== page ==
Tuesday, June 10, 2014

"On the Road to Find Out"

Rachel Toor is currently associate professor of Creative Writing at the Inland Northwest Center for Writers in Spokane, the graduate writing program of Eastern Washington University. She lives with her dog, Helen, who raced in her first half marathon in February.

Toor applied the Page 69 Test to On the Road to Find Out, her first novel, and reported the following:
What I didn’t realize when I started working on this novel—about a girl who decides to take up running after being rejected from her first choice college—was that it would be so much about mother-daughter stuff. It had never been my intention to wade into those waters. And yet, I ended up having to put on my bathing suit.

The book opens with Alice’s first run ever, which is okay for seven and a half minutes. And then it all goes to hell. But somehow she manages to keep stuffing herself into her (tragically unhip) jeggings and borrowing her mom’s (too small) running shoes and getting her dejected, depressed butt out the door. By page 69, her shins are starting to feel a little sore and her BFF Jenni advises she take some time off. Alice is surprised to find that she doesn’t want to stop running. So Jenni suggests Alice ask her physician mother about the pain. Alice says she doesn’t want her mom to know that she’s been running because it will make her too happy. Her mom’s been telling Alice to get outside more, to make more friends, to try to find an extracurricular activity. On page 69 Jenni says, “Alice, sometimes you stand in your own way.” This, as it turns out, is precisely what the book is about.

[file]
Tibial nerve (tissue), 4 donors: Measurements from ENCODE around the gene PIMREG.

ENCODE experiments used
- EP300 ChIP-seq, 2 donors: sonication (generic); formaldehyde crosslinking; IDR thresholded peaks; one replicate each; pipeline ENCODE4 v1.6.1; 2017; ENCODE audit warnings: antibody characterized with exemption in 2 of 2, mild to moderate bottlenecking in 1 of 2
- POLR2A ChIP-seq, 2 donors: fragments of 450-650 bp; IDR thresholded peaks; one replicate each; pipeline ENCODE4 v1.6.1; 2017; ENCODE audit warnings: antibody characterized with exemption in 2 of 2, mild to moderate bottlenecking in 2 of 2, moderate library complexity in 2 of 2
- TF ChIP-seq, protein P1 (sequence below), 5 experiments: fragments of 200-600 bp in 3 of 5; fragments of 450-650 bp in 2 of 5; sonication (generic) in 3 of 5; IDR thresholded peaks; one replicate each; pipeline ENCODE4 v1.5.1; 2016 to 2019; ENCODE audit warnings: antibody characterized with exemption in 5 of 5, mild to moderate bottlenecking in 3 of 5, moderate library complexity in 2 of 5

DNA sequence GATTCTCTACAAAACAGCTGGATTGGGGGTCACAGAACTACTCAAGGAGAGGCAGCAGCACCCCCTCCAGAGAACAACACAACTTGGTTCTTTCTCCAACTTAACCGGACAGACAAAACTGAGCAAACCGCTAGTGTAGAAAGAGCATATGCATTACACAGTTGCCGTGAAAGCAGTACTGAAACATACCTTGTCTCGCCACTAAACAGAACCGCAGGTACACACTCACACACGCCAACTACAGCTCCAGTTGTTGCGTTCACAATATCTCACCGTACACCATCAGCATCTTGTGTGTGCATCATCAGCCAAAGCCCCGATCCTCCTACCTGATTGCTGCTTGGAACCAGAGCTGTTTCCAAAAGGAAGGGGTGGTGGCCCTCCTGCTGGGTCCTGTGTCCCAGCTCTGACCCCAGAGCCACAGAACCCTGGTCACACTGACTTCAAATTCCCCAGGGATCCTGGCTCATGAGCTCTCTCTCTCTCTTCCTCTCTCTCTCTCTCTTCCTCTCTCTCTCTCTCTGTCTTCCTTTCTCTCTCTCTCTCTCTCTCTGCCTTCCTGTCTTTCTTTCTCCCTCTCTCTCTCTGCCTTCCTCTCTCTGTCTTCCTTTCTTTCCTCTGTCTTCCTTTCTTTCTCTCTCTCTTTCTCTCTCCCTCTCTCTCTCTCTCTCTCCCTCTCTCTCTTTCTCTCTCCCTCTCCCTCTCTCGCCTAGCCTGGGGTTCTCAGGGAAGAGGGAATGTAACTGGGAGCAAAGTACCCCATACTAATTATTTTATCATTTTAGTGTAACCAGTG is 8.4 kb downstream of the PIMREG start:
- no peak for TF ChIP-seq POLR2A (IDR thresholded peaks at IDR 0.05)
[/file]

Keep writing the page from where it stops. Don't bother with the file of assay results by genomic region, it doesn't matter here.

Alice realizes she should tell her mom that she’s been running—but only because she needs to buy some real running clothes. On page 69 Alice reflects on the fact that especially after her college rejection, she has been a real jerk. She knows her mother is just trying to be helpful, but Alice feels like she’s been possessed by a little alien who makes her say assholic things to everyone around her and her mother gets the worst of it. The only one who’s spared the alien treatment is Walter, her beloved pet rat. And Jenni. Most of the time.

The book is about Alice coming to terms with what she sees as failure and finding ways to jump off the hamster wheel of achievement she’d been running on and learning to get lost and enjoy paths less well trod. It’s about a strong and independent young girl, the daughter of a strong and independent woman, who learns to be a little less self-absorbed and a little more understanding of the people around her.
Visit Rachel Toor's website and blog.

--Marshal Zeringue